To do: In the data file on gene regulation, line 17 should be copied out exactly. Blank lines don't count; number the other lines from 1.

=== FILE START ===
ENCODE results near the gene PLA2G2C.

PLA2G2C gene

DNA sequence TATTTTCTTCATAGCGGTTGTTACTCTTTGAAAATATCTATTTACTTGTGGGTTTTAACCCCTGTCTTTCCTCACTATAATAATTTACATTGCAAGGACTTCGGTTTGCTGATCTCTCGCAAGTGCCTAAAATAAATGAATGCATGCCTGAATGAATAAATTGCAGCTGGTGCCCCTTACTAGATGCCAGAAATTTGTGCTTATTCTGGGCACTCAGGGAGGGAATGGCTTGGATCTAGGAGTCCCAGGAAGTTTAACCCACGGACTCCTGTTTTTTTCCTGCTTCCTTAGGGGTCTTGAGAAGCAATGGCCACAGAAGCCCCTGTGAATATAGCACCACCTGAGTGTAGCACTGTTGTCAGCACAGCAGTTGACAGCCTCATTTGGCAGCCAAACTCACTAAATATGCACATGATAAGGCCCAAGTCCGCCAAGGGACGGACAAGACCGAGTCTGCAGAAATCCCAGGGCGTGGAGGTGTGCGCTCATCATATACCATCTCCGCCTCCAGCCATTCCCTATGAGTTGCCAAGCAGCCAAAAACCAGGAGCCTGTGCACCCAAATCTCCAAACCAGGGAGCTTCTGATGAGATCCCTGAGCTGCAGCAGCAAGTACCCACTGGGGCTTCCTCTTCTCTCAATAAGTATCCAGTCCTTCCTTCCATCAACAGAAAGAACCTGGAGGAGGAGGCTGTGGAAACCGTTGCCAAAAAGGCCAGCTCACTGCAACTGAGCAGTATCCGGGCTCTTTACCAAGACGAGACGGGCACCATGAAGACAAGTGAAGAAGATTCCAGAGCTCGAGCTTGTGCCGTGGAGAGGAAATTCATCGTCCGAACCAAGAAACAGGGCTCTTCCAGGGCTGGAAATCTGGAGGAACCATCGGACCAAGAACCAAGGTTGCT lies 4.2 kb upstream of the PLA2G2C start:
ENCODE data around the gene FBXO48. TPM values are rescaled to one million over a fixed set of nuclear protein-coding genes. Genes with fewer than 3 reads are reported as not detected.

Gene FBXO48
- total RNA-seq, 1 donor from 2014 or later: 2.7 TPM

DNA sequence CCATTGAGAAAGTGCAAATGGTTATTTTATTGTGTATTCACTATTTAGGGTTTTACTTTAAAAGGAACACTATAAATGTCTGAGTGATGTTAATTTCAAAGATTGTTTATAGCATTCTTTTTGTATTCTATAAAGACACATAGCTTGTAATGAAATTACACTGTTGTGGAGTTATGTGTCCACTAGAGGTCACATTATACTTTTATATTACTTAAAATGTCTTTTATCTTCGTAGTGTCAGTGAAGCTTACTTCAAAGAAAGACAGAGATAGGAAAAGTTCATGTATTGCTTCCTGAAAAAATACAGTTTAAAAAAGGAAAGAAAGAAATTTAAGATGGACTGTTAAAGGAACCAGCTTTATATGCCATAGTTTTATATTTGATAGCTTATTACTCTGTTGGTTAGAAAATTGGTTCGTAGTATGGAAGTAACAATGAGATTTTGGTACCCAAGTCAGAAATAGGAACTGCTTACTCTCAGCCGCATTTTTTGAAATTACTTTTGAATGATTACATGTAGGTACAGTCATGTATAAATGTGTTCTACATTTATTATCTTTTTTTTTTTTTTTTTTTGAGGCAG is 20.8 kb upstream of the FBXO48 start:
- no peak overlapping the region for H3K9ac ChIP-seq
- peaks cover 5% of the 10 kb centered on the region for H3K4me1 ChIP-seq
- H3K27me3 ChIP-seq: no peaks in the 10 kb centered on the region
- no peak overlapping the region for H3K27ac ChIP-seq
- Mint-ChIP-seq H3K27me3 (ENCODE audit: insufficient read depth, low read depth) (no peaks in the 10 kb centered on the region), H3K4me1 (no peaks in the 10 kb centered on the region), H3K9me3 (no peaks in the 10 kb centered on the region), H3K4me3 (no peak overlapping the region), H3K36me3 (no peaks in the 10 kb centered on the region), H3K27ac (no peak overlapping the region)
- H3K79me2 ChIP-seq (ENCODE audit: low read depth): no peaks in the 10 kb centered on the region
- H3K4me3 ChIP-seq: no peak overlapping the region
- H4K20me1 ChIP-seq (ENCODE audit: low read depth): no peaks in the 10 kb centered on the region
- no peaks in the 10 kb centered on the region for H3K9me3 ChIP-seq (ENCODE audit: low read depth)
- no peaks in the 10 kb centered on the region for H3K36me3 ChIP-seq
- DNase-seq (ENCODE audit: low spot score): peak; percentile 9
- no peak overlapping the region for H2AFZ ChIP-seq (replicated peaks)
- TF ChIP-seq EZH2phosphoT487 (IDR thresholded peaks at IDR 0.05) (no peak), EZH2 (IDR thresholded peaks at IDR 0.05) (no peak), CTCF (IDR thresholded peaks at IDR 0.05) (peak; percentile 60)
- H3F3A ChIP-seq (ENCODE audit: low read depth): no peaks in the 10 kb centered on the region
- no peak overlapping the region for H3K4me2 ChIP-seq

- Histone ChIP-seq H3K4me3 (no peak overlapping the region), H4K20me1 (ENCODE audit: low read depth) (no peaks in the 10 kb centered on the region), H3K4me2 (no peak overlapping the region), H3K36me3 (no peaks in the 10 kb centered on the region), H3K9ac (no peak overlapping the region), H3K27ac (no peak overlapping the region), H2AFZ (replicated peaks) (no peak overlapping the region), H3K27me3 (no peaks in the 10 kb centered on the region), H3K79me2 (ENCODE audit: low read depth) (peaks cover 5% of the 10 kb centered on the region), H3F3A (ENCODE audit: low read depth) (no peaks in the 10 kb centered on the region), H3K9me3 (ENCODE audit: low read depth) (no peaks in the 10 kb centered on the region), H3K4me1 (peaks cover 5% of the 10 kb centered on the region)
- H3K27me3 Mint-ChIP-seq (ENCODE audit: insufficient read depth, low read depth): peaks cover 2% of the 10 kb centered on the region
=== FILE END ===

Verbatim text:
- no peaks in the 10 kb centered on the region for H3K36me3 ChIP-seq